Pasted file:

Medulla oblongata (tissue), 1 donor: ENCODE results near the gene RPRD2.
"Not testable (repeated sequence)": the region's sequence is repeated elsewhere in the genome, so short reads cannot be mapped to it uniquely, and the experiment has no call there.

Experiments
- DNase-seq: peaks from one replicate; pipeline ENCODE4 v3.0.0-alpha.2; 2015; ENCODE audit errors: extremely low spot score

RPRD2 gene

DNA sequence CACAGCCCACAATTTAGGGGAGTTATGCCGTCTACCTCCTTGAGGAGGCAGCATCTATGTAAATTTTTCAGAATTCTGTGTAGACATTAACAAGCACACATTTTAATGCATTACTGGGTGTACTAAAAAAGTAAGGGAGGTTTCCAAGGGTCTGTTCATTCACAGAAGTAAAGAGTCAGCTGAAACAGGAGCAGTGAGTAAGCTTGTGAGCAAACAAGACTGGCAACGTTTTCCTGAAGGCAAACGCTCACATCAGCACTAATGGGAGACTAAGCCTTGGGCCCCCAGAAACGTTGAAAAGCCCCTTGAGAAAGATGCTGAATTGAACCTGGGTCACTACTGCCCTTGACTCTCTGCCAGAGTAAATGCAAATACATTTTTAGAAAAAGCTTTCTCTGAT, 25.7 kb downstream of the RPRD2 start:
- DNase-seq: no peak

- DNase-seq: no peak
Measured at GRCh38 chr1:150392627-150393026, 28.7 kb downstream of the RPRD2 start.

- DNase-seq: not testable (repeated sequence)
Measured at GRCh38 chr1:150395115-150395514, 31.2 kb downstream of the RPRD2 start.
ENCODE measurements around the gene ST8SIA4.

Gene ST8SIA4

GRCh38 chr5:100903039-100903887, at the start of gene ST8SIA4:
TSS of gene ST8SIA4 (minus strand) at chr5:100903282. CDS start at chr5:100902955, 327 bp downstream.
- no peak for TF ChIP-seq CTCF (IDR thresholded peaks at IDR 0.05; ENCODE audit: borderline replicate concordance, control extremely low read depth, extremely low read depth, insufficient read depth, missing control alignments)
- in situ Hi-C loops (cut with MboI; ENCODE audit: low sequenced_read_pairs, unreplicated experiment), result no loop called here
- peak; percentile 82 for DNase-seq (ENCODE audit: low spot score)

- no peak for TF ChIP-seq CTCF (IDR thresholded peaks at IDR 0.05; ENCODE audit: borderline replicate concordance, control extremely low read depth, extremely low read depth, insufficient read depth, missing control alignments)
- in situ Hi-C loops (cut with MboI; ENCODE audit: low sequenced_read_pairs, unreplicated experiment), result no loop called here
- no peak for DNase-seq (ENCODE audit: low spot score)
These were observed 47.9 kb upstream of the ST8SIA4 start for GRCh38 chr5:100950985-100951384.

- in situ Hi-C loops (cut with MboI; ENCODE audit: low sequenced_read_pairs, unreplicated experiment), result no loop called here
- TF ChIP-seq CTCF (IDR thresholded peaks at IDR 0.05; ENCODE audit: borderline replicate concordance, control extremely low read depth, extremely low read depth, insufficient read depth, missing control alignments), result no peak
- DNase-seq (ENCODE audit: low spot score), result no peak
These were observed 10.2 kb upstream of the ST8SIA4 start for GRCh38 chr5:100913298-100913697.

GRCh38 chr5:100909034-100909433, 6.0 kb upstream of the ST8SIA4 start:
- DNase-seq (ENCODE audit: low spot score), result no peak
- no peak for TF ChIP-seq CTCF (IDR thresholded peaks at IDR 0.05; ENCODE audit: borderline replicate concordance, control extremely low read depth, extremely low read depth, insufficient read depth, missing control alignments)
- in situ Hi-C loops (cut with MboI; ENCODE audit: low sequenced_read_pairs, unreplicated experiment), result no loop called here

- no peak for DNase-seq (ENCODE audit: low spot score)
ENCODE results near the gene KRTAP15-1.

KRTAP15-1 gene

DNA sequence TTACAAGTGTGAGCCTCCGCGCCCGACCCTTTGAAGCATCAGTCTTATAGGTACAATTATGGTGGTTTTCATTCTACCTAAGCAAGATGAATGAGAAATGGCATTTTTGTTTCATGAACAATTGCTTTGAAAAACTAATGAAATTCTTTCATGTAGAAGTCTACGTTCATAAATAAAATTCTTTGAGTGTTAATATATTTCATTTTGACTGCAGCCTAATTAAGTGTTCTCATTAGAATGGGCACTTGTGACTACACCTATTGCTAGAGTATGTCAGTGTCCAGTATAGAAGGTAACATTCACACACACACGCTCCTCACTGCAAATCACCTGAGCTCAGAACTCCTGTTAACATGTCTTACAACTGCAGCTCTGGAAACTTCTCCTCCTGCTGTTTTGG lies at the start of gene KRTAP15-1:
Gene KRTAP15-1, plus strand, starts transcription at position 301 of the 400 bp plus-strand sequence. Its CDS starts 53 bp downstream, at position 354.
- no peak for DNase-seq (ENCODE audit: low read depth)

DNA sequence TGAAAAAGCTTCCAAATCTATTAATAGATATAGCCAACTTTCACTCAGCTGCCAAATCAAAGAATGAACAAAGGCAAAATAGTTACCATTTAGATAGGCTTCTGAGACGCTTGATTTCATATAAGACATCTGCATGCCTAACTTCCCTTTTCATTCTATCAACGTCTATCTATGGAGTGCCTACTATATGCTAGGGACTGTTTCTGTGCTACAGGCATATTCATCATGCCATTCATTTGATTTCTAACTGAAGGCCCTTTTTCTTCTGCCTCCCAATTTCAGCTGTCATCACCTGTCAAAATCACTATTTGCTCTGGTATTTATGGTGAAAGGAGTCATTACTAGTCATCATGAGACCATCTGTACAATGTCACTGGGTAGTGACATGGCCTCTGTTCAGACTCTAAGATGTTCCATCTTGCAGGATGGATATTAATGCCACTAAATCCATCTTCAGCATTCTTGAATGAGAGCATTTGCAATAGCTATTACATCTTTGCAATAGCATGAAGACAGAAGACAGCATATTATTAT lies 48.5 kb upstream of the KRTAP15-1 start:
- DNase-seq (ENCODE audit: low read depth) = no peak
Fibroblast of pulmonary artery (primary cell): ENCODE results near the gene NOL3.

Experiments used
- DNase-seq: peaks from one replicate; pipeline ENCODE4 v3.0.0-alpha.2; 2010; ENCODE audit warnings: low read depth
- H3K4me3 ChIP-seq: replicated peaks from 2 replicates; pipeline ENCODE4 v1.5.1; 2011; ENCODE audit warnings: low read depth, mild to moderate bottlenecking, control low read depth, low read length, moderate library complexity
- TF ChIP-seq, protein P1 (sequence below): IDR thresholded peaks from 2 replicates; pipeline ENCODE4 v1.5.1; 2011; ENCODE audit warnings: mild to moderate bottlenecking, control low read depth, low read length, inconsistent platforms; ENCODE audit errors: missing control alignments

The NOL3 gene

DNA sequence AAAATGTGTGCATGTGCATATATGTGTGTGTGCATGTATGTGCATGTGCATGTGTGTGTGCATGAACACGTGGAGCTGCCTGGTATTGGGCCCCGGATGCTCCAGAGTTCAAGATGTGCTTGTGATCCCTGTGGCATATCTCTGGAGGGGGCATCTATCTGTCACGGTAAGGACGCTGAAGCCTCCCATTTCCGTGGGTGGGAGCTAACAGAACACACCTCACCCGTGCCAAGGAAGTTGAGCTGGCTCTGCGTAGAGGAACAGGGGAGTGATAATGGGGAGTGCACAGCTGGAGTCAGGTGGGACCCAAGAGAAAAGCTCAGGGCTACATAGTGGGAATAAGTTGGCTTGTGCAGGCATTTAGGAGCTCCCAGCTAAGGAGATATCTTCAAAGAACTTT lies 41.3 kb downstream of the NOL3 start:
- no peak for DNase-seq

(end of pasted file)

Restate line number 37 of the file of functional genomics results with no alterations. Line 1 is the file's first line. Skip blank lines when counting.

DNA sequence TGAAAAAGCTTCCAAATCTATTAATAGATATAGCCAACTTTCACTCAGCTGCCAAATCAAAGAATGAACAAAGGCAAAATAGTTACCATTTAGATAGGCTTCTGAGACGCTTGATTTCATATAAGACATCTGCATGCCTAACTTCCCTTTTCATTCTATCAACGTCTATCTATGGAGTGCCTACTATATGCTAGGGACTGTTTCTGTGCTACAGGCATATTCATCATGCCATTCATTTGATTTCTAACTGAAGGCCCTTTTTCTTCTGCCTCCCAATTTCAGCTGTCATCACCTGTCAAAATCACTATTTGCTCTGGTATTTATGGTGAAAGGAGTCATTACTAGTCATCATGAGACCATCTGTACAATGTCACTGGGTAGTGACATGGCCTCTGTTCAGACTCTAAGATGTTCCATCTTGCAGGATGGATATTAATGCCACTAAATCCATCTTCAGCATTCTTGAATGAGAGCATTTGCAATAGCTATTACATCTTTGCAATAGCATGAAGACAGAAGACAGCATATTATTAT lies 48.5 kb upstream of the KRTAP15-1 start: